• The Fantastic Spices World
  • The Fantastic Spices World
  • The Fantastic Spices World
  • The Fantastic Spices World

CARAWAY ( Carum carvi L. )
Names in Other Languages:

English Caraway, Wild cumin, Carvies, Carroway
French Cumin des prés, Carvi, Grains de carvi
German Kümmel
Spanish Alcaravea, Carvi
Italian Cumino tedesco, Carvi, Caro
Turkish Frenk kimyonu, Karaman kimyonu
Japanese 姫茴香 Himeuikyō

FAMILY: Apiaceae

ORIGIN:   : Central Europe to Asia and it is indigenous to Europe. It is cultivated in Finland, the Netherlands, Eastern Europe and Germany, furthermore North Africa, particularly Egypt as well.

Dried caraway fruits


Caraway is the mature, dried schizocarpic fruit and each schizocarpic fruit is formed of two caraway seeds and divides into the two half-fruits when mature. These are 3 - 7 mm long, 1.5 - 2 mm wide, crescent-shaped, pointed at both ends, dark brown and have 5 yellowish ridges. The umbels are cut shortly before they reach maturity and dried.

USEFUL PARTS: Fruits are used.

SENSORY PROPERTIES: Strongly aromatic and warm.


Caraway fruits may contain 3% to 7% essential oil. The aroma of the oil is mostly dominated by carvone (50 to 85%) and limonene (20 to 30%); the other components carveol, dihydrocarveol, α- and β-pinene, sabinene and perillyl alcohol are of much minor importance. The seeds contain from 4 to 7 per cent of volatile oil, according to the variety of caraway fruit. Caraway grown in more northerly latitudes is richer in essential oil than that grown in southern regions, and if grown in full sun a greater percentage and a richer oil is obtained. The exhausted seed, after the distillation of the oil, contains a high percentage of protein and fat, and is used as a cattle food.

The composition of caraway seed per 100g of spice:

Moisture: 4.5 %
Protein: 7. 6 %
Fat: 8.8 %
Fiber: 25.2 %
Carbohydrates: 50.2 %
Total ash: 3.7 %
Calcium: 1.0 %
Phosphorus: 0.11 %
Sodium: 0.02 %
Potassium: 1.9 %
Iron: 0.09 %
Vitamin B1 (thiamine): 0.38 mg/100g.
Vitamin B2 (riboflavin): 0.38 mg/100g.
Niacin: 8.1 mg/100g.
Vitamin C (ascorbic acid): 12.0 mg/100g.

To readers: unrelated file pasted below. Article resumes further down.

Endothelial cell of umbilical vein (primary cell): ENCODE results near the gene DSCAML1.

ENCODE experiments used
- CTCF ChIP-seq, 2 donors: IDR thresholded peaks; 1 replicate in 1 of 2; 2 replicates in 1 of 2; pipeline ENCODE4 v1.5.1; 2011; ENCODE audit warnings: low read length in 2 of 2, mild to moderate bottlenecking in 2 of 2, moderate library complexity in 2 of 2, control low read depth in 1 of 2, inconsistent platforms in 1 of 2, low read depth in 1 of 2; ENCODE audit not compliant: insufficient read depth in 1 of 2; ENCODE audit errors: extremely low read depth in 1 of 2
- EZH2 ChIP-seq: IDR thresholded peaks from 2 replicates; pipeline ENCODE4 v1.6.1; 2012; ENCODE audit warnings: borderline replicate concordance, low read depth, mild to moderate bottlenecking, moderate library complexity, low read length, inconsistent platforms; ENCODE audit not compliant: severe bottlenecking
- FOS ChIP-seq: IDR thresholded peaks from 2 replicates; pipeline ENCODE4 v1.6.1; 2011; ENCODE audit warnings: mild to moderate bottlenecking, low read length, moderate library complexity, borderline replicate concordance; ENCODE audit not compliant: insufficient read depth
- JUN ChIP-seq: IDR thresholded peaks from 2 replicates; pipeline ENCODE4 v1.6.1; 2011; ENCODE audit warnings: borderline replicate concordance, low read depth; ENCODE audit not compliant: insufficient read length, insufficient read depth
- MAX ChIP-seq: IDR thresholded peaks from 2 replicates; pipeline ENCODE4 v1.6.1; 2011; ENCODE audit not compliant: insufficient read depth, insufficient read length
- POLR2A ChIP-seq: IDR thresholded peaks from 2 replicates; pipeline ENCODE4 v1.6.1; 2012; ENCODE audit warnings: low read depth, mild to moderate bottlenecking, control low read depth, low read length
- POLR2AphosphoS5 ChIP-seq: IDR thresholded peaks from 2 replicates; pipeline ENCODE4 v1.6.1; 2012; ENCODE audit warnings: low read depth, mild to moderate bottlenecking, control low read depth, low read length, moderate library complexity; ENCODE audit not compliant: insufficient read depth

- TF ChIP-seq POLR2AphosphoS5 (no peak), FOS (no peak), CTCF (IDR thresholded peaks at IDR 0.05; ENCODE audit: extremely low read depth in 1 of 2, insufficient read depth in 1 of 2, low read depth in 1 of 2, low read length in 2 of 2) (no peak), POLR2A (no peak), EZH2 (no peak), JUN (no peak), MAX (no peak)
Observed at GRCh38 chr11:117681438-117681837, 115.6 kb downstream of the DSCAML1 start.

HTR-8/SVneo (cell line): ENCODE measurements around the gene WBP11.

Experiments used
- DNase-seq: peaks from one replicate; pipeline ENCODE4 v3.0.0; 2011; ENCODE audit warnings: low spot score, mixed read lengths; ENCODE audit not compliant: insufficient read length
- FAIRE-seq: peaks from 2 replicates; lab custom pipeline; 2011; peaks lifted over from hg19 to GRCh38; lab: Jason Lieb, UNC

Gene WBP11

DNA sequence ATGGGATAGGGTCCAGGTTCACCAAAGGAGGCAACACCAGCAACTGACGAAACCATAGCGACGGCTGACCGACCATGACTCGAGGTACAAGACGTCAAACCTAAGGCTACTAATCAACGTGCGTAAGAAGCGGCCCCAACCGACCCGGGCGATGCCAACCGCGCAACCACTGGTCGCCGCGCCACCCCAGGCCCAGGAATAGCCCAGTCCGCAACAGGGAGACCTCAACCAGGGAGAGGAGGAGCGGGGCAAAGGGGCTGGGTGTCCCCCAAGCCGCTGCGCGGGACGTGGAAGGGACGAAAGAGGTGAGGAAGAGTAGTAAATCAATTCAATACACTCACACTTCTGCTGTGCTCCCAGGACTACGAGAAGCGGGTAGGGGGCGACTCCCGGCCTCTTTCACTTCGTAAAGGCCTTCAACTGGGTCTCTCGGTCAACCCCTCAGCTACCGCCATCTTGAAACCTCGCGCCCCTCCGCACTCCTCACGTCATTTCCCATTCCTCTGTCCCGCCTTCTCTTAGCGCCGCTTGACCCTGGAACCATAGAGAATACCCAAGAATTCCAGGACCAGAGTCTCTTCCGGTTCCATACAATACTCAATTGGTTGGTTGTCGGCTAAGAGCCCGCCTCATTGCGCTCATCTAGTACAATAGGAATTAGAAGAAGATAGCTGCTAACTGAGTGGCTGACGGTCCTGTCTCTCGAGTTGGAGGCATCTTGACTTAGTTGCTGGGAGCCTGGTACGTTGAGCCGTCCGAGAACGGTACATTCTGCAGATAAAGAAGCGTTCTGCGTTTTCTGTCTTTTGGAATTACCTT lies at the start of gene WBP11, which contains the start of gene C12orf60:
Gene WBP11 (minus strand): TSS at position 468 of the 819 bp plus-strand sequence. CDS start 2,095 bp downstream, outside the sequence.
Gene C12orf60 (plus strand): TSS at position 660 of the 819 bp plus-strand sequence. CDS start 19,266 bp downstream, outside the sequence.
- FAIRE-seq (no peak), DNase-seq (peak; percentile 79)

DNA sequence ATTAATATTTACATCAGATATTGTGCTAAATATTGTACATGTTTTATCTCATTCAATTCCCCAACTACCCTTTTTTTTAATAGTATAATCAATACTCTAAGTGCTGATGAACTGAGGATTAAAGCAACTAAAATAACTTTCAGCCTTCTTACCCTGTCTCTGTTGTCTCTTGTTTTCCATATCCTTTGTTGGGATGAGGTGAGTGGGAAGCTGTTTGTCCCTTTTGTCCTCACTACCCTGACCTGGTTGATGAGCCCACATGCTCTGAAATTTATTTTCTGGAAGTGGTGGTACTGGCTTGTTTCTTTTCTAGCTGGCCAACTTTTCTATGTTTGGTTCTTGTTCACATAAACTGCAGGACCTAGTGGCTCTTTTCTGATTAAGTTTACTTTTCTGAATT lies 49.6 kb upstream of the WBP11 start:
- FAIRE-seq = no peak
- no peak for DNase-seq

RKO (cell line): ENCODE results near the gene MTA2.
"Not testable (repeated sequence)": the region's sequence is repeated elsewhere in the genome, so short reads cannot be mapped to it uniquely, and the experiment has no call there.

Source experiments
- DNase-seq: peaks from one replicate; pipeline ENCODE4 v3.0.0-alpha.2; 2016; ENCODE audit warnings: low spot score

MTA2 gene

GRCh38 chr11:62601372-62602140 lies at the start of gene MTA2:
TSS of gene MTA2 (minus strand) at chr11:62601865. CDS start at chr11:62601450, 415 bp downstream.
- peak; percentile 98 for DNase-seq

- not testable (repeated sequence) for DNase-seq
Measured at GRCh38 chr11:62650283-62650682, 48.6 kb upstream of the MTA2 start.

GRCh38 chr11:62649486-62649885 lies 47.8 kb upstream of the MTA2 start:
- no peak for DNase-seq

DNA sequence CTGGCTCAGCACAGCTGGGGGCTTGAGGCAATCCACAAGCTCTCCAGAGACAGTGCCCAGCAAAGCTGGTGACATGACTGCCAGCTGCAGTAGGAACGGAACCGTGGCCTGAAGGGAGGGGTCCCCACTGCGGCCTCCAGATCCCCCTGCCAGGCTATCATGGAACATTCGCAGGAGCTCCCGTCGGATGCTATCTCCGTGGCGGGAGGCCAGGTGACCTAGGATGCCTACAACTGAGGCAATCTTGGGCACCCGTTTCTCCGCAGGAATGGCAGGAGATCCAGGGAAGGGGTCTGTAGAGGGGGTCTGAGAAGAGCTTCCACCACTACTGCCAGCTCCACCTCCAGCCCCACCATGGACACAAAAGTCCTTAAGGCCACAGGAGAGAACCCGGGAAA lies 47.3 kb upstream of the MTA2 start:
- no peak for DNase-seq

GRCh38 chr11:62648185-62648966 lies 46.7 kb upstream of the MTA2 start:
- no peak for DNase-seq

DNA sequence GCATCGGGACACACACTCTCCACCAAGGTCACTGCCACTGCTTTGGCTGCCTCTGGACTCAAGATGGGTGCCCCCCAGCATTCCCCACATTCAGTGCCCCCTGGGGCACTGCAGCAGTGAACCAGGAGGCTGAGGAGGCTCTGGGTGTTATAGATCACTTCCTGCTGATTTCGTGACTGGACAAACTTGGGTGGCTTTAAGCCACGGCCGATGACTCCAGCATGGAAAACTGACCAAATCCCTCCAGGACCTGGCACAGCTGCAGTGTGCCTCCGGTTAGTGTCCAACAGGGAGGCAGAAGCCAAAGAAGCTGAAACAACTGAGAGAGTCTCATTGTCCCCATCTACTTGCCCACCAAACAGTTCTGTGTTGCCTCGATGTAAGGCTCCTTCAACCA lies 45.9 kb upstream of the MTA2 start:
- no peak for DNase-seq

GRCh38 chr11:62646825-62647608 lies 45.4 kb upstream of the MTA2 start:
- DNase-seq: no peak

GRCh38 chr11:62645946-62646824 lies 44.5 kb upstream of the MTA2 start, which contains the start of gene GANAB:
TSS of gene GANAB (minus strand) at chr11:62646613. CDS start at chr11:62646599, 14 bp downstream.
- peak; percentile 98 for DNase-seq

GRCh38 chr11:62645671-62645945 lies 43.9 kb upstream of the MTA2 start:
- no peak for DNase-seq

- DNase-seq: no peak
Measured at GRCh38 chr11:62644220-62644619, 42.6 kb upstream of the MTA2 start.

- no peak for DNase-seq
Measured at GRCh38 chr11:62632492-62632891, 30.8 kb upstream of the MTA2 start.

Vitamin A: 580 I.U, Calorific value (food energy):465

Source: http://www.indianetzone.com/1/caraway.htm


Caraway is a controversial spice, appearing dominant and unpleasant to those who are not accustomed to it. Use of the ground spice or the fruits in bouquet garni removed after cooking is a compromise. Caraway is widely used for flavouring bread, biscuits, cakes and cheese. Caraway or "Caraway seed" is popular for its commercial purpose. This fruit is known as seed because they look like seed. Caraway seed oil is also used for scenting of soaps.


Both fruit and oil of caraway has aromatic, stimulant and carminative properties. Caraway is recommended in dyspepsia and symptoms attending hysteria and other disorders. It possesses some tonic property and forms a pleasant stomachic. Its former extensive employment in medicine has much decreased in recent years, and the oil and fruit are now principally employed as adjuncts to other medicines as corrective or flavouring agents, combined with purgatives. For flatulent indigestion, however, from 1 to 4 drops of the essential oil of Caraway given on a lump of sugar, or in a teaspoonful of water, will be found efficacious. Distilled Caraway water is considered a useful remedy in the flatulent colic of infants, and is an excellent vehicle for children's medicine. When sweetened, its flavour is agreeable. Carvone isolated from caraway oil is used as anthelmintic in hookworm disease. Caraway oil is used chiefly for flavouring purposes and in medicine as a carminative. The bruised seeds, pounded with the crumb of a hot new loaf and a little spirit to moisten, was an old-fashioned remedy for bad earache. The powder of the seeds, made into a poultice could take away bruises.